Minutes - TRIPS Council - View details of the intervention/statement

H.E. Ambassador Xolelwa Mlumbi-Peter
7 NON-VIOLATION AND SITUATION COMPLAINTS
125.   Chair, thank you for your suggestions on the way forward. We support them. However, we believe that such complaints in TRIPS can have a debilitating impact on the regulatory policy space of Members and on implementation of TRIPS flexibilities. They will not only introduce legal uncertainty but also severely restrain the ability of Members to achieve public policy objectives. We look forward to continuing working with like-minded Members in making such complaints inapplicable to TRIPS.
28. The Chair recalled that, on 10 December 2019, the General Council had directed the TRIPS Council to continue its examination of the scope and modalities for non-violation and situation complaints (NVSCs) and to make recommendations to the 12th Ministerial Conference (MC12). It was also agreed that, in the meantime, Members would not initiate such complaints under the TRIPS Agreement. The issue had been discussed at each formal meeting of the Council, as well as at informal consultations. She had held the most recent informal consultations with a small group of the most active Members on 10 February 2021.
29. At that meeting, she had reiterated a suggestion she had already made at the Council meeting in July 2020 and had shared her impression that a number of common understandings regarding TRIPS non-violation could in fact be harvested from the past discussions among delegations. While it was clear that delegations disagreed about the merits of applying NVSCs to the TRIPS Agreement, there seemed to be a number of statements about the general nature of the remedy, the conditions for invoking NVSCs, and some elements of the scope of their application that both sides seemed to subscribe to and cite as arguments in their favour. Identifying such areas or elements of agreement regarding the nature of non-violation and situation complaints generally might help enable delegations to focus their engagement on the areas of disagreement. If the TRIPS Council was able to provide such information to MC12, this could enable ministers to determine more detailed modalities or other guidance for discussions, and thus narrow the focus of the Council's work.
30. In the consultations, she had suggested two ways how the Council could go about identifying areas of agreement on non-violation and situation complaints:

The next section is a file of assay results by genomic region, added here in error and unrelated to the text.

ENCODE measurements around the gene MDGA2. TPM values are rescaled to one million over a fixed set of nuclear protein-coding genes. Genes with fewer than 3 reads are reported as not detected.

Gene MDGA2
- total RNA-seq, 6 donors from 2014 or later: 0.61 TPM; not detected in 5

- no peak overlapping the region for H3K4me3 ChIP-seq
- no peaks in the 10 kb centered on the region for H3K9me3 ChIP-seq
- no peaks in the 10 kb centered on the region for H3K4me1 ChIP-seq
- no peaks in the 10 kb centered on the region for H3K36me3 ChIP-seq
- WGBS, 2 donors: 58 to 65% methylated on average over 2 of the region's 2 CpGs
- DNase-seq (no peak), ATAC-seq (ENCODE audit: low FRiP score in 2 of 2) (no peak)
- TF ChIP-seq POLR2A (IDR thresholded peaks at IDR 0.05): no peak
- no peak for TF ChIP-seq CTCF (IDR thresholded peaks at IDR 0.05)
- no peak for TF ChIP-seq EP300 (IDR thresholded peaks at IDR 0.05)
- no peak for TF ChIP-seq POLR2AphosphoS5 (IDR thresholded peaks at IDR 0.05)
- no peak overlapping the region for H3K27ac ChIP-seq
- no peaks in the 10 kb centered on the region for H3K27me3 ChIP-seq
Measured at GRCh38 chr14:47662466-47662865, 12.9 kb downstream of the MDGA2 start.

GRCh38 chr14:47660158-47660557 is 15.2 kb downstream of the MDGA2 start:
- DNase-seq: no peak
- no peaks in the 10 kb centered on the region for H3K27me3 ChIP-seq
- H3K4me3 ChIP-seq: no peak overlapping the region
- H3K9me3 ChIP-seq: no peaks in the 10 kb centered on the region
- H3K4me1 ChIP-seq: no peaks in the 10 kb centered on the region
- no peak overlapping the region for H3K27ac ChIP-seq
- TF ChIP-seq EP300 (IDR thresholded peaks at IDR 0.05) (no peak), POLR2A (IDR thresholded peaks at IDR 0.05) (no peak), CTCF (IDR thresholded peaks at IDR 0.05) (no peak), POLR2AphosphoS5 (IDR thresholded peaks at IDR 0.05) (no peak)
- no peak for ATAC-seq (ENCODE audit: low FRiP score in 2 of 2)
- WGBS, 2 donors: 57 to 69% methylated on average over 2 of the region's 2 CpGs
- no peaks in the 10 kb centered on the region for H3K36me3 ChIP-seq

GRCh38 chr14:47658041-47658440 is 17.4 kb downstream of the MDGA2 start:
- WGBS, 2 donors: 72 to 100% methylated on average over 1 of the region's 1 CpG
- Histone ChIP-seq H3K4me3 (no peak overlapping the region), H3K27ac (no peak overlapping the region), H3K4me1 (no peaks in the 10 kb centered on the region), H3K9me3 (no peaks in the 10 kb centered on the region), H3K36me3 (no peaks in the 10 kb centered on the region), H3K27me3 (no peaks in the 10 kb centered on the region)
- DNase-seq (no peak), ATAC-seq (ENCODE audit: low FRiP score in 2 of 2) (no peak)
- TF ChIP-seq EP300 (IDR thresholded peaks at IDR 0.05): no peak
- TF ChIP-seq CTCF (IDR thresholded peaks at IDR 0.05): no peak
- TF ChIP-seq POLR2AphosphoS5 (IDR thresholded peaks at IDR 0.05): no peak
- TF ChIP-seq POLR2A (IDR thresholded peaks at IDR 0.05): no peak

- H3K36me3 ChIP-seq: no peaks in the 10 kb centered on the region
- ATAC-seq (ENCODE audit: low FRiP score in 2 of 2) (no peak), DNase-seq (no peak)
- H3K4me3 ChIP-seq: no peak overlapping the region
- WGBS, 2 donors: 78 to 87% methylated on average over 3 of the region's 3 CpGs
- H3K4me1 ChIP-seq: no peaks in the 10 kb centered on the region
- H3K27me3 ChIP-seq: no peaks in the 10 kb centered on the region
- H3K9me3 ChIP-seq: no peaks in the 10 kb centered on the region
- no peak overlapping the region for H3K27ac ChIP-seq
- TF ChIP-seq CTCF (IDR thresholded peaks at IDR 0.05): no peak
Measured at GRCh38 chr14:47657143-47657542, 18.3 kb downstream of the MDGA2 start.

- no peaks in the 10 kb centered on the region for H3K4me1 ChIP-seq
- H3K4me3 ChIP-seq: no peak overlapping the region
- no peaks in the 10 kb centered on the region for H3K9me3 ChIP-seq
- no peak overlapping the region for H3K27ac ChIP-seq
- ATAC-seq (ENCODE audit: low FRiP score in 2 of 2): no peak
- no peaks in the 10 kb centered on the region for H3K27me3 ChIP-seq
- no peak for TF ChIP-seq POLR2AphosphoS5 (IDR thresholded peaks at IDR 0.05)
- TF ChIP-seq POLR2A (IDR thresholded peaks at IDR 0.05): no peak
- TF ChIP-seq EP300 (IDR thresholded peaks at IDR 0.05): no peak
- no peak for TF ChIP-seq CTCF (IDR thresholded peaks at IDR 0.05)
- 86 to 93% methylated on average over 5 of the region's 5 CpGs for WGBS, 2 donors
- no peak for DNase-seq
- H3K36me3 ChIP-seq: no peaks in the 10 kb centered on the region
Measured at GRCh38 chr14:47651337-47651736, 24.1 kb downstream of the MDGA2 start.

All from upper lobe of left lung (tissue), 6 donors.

a. Delegations could be invited to identify areas or elements of agreement, which could be collected by the Secretariat, and which could form the starting point of the Council's considerations. The Council could agree on a timeframe for submission of those to the Secretariat; or
b. The Chair could identify elements of agreement, on the basis of the records of the TRIPS Council meetings, and present a list for the consideration of delegations.
31. From the reactions, her impression was that of most delegations present in the consultations could in principle support such an approach of identifying areas of agreement. Some delegations had indicated support for the second option, namely that a list of areas of agreement could be prepared by the Chair, based on the records of the Council's meetings.
32. Given that MC12 had now been scheduled to take place in the week of 28 November 2021, in Geneva, there were only eight months - and two Council meetings - left before the Council is due to report again on this issue. It was therefore important that discussions begin soon to focus on concrete suggestions for the Council's recommendation for the Ministerial.
33. She invited delegations to consider her suggestion that the Chair be invited to identify elements of agreement regarding TRIPS NVSCs, on the basis of the records of the TRIPS Council meetings and Members' submissions, and to present such a list for the consideration of Members. She emphasized that such an exercise would have no impact on Member's positions on this issue, nor would it presume any particular form of recommendation of the Council to MC12. Such a list of elements of agreement might, however, produce a new basis for discussion and thus allow the Council to illuminate Members' differences in a more concrete and precise manner.
34. As her chairmanship was concluding, she would not wish to presume the intentions of the incoming chair. However, as this was one of the most protracted issues on the Council's agenda, and in light of the limited time available until MC12, she thought it would be beneficial for her successor to be able to start operating straight away by pursuing such a concrete course of action that has already been supported by Members in the Council. She encouraged Members to support her successor in finding ways out of the deadlock that had stalled progress on this item for the last two decades.
35. The representatives of Nigeria; South Africa; Chile; India; Bangladesh; Brazil; Indonesia; the European Union; Ecuador; Cameroon; Switzerland; China; Canada; Australia; and the United States of America took the floor.
36. The Council took note of the statements made and agreed to request the incoming Chair to consult on the way forward and the approach to MC12.
IP/C/M/98, IP/C/M/98/Add.1